I don't know about you all ... but I felt really happy for Kawhi when he received his well-deserved Finals MVP trophy. He played near-perfect for the last 3 games of the season. But I couldn't help but think about his ascent. He showed signs of becoming a good player as a rookie, with the following stat line:
24mpg, 49%FG, 38%3P, 1.3 steals, and 8 points
What is somewhat miraculous about these numbers is that Kawhi shot 25% from the 3 point line in college during his two years at San Diego State. His 45%FG at SDSU also seems fairly lackluster ... which is why during the 2011 NBA draft, Jay Bilas claimed that Kawhi would not be a scorer in the league because he couldn't shoot from the perimeter. Jay noted that Kawhi's calling card would be his defense -- and while that is certainly one of his strengths, Kawhi has improved his shooting in a way that is nearly unheard of.
Much of his improvement is sourced to Chip Engelland, the Spurs' shooting guru. As all of you know, the slightest of percentage points labels players as "shooters." And once you're in this elite category in the NBA, the game opens up for you. Driving lanes are more available as defenders attempt to close-out too quickly or fall for a shot fake, teammates are more willing to set screens and pass the ball, and with all of this, "shooters" become integral to NBA offenses. One offense that desperately missed "shooters" were the Detroit Pistons.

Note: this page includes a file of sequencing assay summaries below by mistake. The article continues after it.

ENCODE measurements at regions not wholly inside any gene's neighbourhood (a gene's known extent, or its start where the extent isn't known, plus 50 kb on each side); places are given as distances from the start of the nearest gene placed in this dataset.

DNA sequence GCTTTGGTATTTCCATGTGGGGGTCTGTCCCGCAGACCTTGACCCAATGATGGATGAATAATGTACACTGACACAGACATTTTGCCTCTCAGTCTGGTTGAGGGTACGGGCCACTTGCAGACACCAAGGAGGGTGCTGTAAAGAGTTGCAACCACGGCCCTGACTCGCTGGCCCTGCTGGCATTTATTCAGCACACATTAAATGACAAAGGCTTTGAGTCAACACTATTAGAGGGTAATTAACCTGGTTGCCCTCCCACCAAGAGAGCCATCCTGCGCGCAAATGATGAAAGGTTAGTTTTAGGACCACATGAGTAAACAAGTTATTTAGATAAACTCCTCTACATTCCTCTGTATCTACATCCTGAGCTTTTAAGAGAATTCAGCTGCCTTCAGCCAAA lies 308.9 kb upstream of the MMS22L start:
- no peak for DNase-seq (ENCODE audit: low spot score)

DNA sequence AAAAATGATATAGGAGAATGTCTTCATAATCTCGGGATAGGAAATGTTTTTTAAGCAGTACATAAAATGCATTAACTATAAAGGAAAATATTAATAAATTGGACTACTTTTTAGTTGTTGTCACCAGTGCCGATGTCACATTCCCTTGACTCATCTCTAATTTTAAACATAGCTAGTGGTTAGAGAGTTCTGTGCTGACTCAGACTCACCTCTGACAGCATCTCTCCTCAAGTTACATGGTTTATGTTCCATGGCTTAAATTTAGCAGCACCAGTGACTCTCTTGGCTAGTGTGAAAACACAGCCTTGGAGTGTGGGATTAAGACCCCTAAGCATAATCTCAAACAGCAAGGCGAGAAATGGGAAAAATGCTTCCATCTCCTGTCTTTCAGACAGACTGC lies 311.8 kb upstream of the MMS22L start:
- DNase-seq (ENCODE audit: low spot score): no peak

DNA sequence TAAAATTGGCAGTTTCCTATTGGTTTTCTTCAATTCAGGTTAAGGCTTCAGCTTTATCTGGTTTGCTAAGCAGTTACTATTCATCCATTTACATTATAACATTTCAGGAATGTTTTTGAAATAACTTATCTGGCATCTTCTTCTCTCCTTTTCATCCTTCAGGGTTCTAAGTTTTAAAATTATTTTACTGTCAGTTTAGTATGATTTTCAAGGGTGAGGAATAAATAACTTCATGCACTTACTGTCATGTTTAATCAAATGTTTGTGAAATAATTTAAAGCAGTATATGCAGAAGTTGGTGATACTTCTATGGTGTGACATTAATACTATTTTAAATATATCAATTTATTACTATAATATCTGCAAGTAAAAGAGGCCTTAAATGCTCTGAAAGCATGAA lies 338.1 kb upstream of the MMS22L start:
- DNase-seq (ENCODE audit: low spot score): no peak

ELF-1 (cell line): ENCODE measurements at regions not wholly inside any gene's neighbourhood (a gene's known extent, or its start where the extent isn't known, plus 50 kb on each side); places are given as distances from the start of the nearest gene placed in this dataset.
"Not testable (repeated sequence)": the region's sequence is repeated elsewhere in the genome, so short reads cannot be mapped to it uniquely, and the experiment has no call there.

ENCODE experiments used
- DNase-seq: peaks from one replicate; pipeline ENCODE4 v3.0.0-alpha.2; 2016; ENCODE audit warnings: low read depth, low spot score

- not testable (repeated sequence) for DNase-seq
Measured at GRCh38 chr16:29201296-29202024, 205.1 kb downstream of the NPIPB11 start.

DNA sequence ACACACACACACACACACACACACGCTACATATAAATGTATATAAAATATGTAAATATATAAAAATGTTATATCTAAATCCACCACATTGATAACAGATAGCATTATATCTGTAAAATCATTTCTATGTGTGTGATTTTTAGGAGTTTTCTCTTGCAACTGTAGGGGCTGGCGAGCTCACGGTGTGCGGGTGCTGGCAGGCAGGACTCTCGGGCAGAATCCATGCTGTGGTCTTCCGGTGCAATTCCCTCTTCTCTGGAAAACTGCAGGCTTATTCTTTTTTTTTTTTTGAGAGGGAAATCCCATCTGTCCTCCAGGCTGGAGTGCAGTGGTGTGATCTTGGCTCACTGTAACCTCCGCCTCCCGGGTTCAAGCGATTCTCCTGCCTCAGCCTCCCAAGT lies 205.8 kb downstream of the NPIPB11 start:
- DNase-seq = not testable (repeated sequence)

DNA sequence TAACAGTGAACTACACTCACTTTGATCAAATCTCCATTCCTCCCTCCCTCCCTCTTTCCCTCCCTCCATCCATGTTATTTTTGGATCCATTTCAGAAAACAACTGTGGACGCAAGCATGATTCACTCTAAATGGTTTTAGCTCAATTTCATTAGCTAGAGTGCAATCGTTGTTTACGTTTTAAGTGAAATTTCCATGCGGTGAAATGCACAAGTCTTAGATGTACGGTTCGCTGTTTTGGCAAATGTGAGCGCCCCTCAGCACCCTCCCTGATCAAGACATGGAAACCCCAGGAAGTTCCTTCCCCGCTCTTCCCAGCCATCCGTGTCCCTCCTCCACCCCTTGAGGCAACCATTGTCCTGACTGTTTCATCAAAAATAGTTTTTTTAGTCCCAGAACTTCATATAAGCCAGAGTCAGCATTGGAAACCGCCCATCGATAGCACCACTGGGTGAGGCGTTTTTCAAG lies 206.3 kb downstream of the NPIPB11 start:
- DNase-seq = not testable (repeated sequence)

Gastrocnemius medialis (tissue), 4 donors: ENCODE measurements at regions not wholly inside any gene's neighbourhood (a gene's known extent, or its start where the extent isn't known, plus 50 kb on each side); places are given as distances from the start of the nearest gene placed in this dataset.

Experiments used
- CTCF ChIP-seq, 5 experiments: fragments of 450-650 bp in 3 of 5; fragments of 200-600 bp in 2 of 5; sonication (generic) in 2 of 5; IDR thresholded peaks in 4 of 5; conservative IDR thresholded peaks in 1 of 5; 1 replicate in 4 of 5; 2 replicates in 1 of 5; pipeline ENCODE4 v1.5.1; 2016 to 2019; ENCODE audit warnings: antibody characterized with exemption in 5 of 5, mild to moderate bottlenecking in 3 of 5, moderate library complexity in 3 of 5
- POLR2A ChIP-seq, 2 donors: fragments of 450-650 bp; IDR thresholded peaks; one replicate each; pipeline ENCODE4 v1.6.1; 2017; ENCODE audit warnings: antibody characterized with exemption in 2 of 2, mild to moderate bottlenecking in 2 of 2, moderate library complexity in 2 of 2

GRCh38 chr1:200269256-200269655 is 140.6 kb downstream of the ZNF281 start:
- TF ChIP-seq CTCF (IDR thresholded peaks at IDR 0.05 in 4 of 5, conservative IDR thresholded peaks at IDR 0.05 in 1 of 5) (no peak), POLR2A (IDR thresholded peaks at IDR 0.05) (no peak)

Kentavious Caldwell-Pope was drafted last year to provide some defense and shooting (similar to the role Kawhi Leonard plays with the Spurs). We very quickly found out that KCP was our best defender last year, but his shooting was inconsistent. After making 37% of his 3 point attempts at Georgia in his sophomore campaign, Kentavious only shot 32% from the 3 line for the Pistons. His release looks silky and I believe is undoubtedly smoother than Kawhi Leonard's, but KCP struggled. Perhaps it was the grind of an 82-game season. Perhaps it was playing a lot of minutes at the 3 position and having minimal touches. Perhaps it was his teammates and a lack of coaching by Cheeks and Loyer. Whatever the cause, is there reason to believe that KCP can make a jump next season similar to Kawhi's?
Statistically, KCP was better in almost every category at college, and that's with a higher usage rate. Style-wise, they are fairly similar players: quick first-steps, strength for their positions (KCP can still add another 5-10 lbs), good shooters, not incredibly crafty with their handle but can execute straight line drives to the basket (KCP was not really allowed to handle the ball last year, and neither was Kawhi in his first year in SA. When he was able to the ball in the last few games, KCP proved more than capable to initiate some possessions on offense), and are very good defenders. Kentavious can learn a few things from Kawhi's success in the Finals, most notably how to move off the ball -- but from what I've heard, Pope is a humble and curious learner, and I expect him to be markedly better next season. He didn't really have anyone to learn the 2 position from, so I think it could be great to bring in a guy like Anthony Morrow. But bottom line, if you liked Kawhi's playoff performance, you should definitely be rooting for KCP next year!